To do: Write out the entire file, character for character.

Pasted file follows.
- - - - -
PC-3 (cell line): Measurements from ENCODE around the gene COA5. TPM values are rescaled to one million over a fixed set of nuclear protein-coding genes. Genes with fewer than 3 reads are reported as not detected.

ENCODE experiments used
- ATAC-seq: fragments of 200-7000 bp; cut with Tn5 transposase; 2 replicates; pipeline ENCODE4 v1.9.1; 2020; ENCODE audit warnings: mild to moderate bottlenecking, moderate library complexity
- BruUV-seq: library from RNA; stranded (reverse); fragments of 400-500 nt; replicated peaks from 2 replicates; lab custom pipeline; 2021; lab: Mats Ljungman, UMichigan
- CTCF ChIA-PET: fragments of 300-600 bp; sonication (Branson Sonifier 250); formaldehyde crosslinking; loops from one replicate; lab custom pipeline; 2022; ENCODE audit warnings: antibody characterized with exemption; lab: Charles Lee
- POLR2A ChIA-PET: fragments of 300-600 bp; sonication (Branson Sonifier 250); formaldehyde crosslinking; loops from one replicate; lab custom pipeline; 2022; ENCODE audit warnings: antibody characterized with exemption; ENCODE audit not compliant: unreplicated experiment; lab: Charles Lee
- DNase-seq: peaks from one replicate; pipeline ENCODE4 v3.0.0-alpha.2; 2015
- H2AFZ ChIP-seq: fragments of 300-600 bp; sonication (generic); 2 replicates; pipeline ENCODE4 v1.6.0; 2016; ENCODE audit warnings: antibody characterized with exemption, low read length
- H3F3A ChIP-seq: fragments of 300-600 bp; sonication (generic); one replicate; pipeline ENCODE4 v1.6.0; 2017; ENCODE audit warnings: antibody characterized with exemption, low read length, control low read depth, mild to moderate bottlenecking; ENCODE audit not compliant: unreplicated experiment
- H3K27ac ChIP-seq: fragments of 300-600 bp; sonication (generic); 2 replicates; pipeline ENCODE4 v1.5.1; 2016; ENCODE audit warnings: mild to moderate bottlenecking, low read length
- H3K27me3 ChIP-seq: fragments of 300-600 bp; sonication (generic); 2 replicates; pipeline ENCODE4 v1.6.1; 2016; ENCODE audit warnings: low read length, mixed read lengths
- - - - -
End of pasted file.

PC-3 (cell line): Measurements from ENCODE around the gene COA5. TPM values are rescaled to one million over a fixed set of nuclear protein-coding genes. Genes with fewer than 3 reads are reported as not detected.

ENCODE experiments used
- ATAC-seq: fragments of 200-7000 bp; cut with Tn5 transposase; 2 replicates; pipeline ENCODE4 v1.9.1; 2020; ENCODE audit warnings: mild to moderate bottlenecking, moderate library complexity
- BruUV-seq: library from RNA; stranded (reverse); fragments of 400-500 nt; replicated peaks from 2 replicates; lab custom pipeline; 2021; lab: Mats Ljungman, UMichigan
- CTCF ChIA-PET: fragments of 300-600 bp; sonication (Branson Sonifier 250); formaldehyde crosslinking; loops from one replicate; lab custom pipeline; 2022; ENCODE audit warnings: antibody characterized with exemption; lab: Charles Lee
- POLR2A ChIA-PET: fragments of 300-600 bp; sonication (Branson Sonifier 250); formaldehyde crosslinking; loops from one replicate; lab custom pipeline; 2022; ENCODE audit warnings: antibody characterized with exemption; ENCODE audit not compliant: unreplicated experiment; lab: Charles Lee
- DNase-seq: peaks from one replicate; pipeline ENCODE4 v3.0.0-alpha.2; 2015
- H2AFZ ChIP-seq: fragments of 300-600 bp; sonication (generic); 2 replicates; pipeline ENCODE4 v1.6.0; 2016; ENCODE audit warnings: antibody characterized with exemption, low read length
- H3F3A ChIP-seq: fragments of 300-600 bp; sonication (generic); one replicate; pipeline ENCODE4 v1.6.0; 2017; ENCODE audit warnings: antibody characterized with exemption, low read length, control low read depth, mild to moderate bottlenecking; ENCODE audit not compliant: unreplicated experiment
- H3K27ac ChIP-seq: fragments of 300-600 bp; sonication (generic); 2 replicates; pipeline ENCODE4 v1.5.1; 2016; ENCODE audit warnings: mild to moderate bottlenecking, low read length
- H3K27me3 ChIP-seq: fragments of 300-600 bp; sonication (generic); 2 replicates; pipeline ENCODE4 v1.6.1; 2016; ENCODE audit warnings: low read length, mixed read lengths